[00:02:58] Billy: So, phishing is the most prevalent way to attack anyone because it’s attacking the human, right? So the idea behind phishing is what pretext or, or what, scam can I come up with to get you to interact with me to ultimately lead towards, you know, exfiltrating something, whether it’s, Native knowledge or your most precious credentials or something in between, like maybe you’ve gotten emails or, or texts that say, Hey, go to Best Buy and, send me over some gift cards. So, are we getting better? in some cases, yes. In some cases, no. companies have to take the, challenge to really. amplify their protections against, phishing. And there’s, there’s a lot that goes into that. It’s not just, uh, one size fits all.
[00:03:42] Andy: I had recently a couple of discussions about generative ai, so like Chat G P T and so on. Do you think that this is really changing phishing, like there’s that big fear of many CISOs that, you will never be able to detect phishing anymore like we did in the past? Or do you think it’s just like hyped?
[00:04:02] Billy: I don’t think generative AI is hyped at all. I think it’s, it has remarkable capabilities, I think in, some of the models. You know, like for example, chat, G P T, I don’t believe. They’ve updated the model since maybe 2021. So the data that they’re pulling comes from sources that are a couple years old, and that begins to get stale over time. Now, and I’m not fully up to date, but I know Microsoft released a whole bunch of new capabilities yesterday with Chat g pt, and their particular platform. So the, the idea of can AI solve phishing or enhance the attacks of phishing? I think that they definitely can enhance the attacks. AI can also help, uh, mitigate the risk of phishing. However, you’re gonna need a whole lot more, data to really have high degrees of accuracy because remember, AI is, is models that push and pull from whatever sources that it’s getting its input from. So it may not be the best at understanding the total landscape of your company or your methods or your policies or the things that you do in your layered protection model.
[00:05:07] Andy: it’s a cat mouse game. So if the attackers find new ways of, technologies that they can misuse, defenders will find new ways to defend against these new attacks,
[00:05:18] Billy: you know, just a little bit more there. I think, you know, again, I don’t, I don’t want any of the listeners to, listen to this and go, wow, Billy said whatever about generative ai. I think there’s a lot of pros there. creativity, innovation, what you use it for, right? The sky’s the limit. Uh, and we, we have to do a really good job of making sure that whatever you’re using it for has protections around. it’s a new capability, right? So we have to have some protections to make sure that we don’t go in with a blind eye and create more risk as a result.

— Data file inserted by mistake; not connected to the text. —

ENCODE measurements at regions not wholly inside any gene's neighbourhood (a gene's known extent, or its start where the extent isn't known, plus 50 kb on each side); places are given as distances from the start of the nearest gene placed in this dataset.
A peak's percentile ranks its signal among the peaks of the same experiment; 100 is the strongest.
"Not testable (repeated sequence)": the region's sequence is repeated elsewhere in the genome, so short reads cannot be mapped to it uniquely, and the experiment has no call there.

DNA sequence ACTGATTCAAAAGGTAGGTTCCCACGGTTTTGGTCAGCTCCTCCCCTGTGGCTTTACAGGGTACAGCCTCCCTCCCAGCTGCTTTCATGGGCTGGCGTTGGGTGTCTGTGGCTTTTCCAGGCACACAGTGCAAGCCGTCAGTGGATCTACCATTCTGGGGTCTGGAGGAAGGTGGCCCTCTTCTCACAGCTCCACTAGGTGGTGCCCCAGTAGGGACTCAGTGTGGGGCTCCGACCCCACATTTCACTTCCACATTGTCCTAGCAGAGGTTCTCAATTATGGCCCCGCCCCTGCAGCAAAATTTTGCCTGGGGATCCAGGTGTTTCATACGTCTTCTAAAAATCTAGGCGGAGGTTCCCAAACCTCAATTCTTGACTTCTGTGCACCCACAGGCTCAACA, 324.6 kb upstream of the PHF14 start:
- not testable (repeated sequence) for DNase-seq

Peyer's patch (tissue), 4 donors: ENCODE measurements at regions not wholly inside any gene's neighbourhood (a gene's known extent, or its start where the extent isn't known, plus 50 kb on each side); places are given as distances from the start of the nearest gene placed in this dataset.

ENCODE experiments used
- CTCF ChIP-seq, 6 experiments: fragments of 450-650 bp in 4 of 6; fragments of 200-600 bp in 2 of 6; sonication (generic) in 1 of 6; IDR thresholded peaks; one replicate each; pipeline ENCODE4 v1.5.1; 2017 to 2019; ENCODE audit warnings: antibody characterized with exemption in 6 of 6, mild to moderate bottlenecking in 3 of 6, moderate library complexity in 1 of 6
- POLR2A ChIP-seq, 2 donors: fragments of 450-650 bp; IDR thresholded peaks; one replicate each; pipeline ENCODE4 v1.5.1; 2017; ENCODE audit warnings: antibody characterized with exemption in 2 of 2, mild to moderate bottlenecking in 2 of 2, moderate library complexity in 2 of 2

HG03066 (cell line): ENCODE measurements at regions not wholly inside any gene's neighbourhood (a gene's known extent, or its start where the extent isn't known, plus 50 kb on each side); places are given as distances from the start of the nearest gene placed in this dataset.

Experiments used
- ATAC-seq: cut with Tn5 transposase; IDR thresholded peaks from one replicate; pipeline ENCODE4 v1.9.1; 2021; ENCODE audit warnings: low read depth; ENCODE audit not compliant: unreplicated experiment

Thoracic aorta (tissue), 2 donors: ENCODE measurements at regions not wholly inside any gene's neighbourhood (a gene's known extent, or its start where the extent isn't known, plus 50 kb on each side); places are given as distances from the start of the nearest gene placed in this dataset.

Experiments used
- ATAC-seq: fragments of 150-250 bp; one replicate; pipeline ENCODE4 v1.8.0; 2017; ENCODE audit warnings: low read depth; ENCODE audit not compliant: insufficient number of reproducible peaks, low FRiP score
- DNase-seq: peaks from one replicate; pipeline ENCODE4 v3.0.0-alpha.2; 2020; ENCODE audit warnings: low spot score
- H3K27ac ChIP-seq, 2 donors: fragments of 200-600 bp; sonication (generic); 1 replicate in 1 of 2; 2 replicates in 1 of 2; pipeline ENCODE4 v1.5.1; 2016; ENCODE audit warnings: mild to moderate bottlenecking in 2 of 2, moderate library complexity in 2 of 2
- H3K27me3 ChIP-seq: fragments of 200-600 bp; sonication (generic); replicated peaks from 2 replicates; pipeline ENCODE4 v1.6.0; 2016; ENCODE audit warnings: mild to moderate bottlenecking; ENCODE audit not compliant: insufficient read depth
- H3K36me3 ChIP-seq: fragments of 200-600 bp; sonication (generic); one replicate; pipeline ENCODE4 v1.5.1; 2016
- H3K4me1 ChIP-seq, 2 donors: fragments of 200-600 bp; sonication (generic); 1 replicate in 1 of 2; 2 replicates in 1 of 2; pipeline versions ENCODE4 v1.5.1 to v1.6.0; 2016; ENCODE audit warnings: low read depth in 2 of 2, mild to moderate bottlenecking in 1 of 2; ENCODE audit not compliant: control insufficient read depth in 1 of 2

[00:05:47] Andy: I had that experience with my son. I have a seven year old son, my older son, and he’s bored by school, so my wife and I, we asked ChatGPT to give him some math lessons, maths, so, but only addition. He’s not good in subtraction for only addition. And then ChatGPT created like, pages of additions, but some were subtractions in it. And then we said, but you, you added subtraction and then ChatGPT apologized for it. Said, oh, you’re right. I did an arrow. So I still believe that it’s not hype, but there’s the potential. we shouldn’t overestimate what, AI can do. It’s still. The beginning, but you are right. I see that the sky is the limit, so we’ll have a lot of potential
[00:06:27] Billy: Yeah. And also the models like we talk about chat, g p t, it seems to be the, the most prevalent today. But really, what kind of models is the AI or are your particular, type of ai, what is it using? and we could get way in depth on this kind of stuff, but if we keep it high level and just say, Hey, listen, generative ai, there’s pros and cons and we should consider those things. as we continue to move forward, I know in my world there’s tons of discussions around this right now. Uh, and we, we need to consider all those things and come up with a collective point of view.